The big news today is that Jane Espenson—a writer best known, perhaps, for her work on Buffy the Vampire Slayer, but also with significant writing and producing credits on Battlestar Galactica and Caprica—will be joining HBO’s Game of Thrones as a freelancer writing the sixth episode. The news was broken by Maureen Ryan of the Chicago Tribune.
In the course of it, she also confirmed previous reports that Bryan Cogman would write the fourth episode and that George R.R. Martin would write an episode in the series. She added an additional piece of new(ish) information, as well: Benioff and Weiss will write the remainder of the episodes in the ten-episode season. While the original plan seems to have been Benioff and Weiss to write all the episodes but the one GRRM wrote, when the news of Cogman’s writing chores were announced this cast into doubt just how many more scripts they would personally pen. Now we know.
After much research and math, we’d like to share our newest article: A Budget to be Reckoned With. Taking the facts and figures made available in the wake of the greenlight, we exhaustively try to sort out what the purchasing power of the reported £30 million ($45 million US) budget is compared to similar productions, past and present. It’s not a straightforward calculation, as average wages, tax incentives, and other such things have to be worked into it. However, the end result is that there’s serious cause for some additional jubilation: this is a big production by any reasonable standard.
After chasing about for more information on the visual effects of HBO’s Game of Thrones—see our in-depth article—we now have some new information we can share via IMDB. There, a 2D supervisor from Look Effects is listed. Looking up their website, which is replete with demo reels and clips of their work from various films and television programs, one can see they have extensive experience. Among the projects they’ve worked on? Lost and Pushing Daisies on television, The Spirit and Speed Racer (major compositing projects which used green screen heavily) for film.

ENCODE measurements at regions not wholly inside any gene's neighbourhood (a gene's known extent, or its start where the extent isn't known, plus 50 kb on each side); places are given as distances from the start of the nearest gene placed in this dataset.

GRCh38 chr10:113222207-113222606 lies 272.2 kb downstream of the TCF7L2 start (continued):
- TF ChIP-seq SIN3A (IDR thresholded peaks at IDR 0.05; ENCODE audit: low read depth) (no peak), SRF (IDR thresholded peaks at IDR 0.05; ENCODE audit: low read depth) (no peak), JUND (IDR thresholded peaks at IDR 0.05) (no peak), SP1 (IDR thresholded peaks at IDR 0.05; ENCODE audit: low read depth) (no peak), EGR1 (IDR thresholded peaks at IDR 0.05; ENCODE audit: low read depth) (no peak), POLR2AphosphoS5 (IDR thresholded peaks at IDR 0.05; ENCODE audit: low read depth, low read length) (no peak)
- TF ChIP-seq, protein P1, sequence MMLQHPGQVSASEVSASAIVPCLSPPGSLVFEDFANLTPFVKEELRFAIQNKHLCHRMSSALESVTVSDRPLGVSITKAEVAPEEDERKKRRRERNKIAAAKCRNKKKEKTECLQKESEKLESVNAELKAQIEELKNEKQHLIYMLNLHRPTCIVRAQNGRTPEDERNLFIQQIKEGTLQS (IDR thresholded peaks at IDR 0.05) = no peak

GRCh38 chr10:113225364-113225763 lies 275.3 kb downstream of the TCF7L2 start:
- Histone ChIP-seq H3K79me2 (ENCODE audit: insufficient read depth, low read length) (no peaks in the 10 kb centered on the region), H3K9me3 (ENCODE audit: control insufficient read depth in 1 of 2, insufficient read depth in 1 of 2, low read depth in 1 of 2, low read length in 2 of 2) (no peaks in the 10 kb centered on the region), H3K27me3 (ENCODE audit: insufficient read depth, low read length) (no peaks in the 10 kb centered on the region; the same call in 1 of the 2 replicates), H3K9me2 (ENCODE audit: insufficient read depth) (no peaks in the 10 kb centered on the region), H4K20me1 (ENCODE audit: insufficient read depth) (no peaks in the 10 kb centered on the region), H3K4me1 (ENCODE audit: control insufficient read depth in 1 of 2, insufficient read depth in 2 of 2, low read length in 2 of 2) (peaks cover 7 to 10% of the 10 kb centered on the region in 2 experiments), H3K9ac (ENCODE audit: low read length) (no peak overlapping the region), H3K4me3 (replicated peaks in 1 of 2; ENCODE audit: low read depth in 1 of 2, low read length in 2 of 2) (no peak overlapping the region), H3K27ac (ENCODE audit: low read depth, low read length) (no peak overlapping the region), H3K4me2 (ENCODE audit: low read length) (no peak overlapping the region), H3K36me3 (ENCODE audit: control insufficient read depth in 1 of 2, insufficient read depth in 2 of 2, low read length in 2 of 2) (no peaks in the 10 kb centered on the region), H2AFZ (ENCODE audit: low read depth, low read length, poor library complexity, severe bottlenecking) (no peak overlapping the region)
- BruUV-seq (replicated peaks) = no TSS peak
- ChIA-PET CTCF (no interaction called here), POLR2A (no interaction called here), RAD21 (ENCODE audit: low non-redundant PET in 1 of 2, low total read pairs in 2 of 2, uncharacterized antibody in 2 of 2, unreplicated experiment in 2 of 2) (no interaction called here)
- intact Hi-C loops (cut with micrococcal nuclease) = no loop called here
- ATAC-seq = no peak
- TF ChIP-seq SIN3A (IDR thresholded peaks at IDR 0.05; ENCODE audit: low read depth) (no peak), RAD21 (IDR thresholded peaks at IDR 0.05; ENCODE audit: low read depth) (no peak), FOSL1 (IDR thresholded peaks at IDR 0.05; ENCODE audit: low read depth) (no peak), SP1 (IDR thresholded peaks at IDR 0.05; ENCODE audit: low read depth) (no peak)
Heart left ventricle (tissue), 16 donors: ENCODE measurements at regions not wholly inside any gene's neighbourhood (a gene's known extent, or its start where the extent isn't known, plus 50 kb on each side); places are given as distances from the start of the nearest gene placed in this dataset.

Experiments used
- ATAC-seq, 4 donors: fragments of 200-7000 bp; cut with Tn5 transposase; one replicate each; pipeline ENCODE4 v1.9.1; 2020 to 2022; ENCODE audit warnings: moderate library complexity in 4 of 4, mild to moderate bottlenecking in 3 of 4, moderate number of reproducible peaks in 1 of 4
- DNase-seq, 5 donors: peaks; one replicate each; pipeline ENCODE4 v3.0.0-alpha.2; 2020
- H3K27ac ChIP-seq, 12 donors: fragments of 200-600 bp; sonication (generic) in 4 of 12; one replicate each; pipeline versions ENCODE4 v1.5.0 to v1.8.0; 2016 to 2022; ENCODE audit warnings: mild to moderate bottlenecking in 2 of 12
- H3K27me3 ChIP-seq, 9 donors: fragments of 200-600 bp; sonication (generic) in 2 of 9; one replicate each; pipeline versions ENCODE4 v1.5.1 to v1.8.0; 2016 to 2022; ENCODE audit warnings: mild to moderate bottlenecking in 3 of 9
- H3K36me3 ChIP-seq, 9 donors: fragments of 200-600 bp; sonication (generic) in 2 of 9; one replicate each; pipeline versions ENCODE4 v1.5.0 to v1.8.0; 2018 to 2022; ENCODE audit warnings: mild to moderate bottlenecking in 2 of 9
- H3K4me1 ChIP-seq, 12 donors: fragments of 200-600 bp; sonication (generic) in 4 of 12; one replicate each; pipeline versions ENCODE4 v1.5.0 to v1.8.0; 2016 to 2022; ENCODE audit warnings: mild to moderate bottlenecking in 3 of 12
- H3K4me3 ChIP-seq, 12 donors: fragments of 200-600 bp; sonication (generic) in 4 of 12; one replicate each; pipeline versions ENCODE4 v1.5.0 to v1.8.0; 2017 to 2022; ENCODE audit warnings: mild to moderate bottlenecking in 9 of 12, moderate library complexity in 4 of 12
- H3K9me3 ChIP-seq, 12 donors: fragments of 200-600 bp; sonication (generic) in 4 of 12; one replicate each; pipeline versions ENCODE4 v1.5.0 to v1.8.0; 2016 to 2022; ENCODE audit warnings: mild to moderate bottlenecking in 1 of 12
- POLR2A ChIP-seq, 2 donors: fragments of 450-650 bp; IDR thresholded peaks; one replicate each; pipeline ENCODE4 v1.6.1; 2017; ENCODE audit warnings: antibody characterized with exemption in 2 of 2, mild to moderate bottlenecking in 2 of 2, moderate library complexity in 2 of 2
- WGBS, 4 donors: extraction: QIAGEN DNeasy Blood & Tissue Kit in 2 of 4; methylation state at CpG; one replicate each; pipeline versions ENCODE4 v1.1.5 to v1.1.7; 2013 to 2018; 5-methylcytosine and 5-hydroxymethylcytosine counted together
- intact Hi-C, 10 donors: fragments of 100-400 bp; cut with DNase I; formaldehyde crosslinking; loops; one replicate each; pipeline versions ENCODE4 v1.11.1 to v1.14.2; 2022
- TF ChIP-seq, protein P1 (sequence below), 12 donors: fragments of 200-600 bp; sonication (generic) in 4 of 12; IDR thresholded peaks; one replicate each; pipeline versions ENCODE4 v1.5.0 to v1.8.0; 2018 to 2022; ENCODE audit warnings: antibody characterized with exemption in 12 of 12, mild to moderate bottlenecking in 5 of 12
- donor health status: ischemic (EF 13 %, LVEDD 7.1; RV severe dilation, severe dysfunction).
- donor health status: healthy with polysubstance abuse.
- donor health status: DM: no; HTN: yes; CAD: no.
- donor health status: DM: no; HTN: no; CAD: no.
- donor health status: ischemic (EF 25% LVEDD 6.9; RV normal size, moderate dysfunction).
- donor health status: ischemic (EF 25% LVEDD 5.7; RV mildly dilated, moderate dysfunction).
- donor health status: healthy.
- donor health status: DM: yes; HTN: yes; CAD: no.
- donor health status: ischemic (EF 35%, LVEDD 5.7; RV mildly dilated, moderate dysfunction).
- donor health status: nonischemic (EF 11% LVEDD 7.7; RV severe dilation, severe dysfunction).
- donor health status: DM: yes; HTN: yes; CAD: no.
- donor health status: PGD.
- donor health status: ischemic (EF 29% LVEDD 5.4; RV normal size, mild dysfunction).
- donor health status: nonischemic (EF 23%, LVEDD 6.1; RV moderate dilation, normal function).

After contacting the supervisor (Brad Kalinoski), I’ve sent an update to IMDB to correct his listing: his role is a VFX, not SFX, position. He also clarified that his position is 2D supervisor at Look Effects, “Im the manager of the dept, I oversee all the artists, the comp/digital supervisors and answer and assist with the VFX supervisors internally and clients.”
What else out of the IMDB grab bag? We spotted the choreographer Javier de Frutos in the list. We can only assume he provided choreography for the dancers during the wedding of Daenerys Targaryen to Khal Drogo. And then there’s Simon Brindle, who’s listed as supervisor of the costume armour department. At least at some point he worked with Artisan Armours in the U.K., and his credits include A Knight’s Tale, Oliver Stone’s Alexander, and the upcoming Clash of the Titans remake. A sampling of his work from Alexander can be found here and here.
There’s also a music supervisor, Mary Ramos, whose credits include a number of Quentin Tarantino projects. From what sources have told us, the pilot does not have an original score or score composer as of yet, but presumably Ramos will be involved in that process, as well as working out how to work in the music from Corvus Corax into the Winterfell feasting scenes shot at Doune Castle.
North Ireland Screen is facilitating hiring for HBO’s Game of Thrones, with a lengthy list of some 90 positions. This goes to show how major a production this is, and there’s certainly a lot of opportunity for those with experience in film and television to find a place in the extensive crew.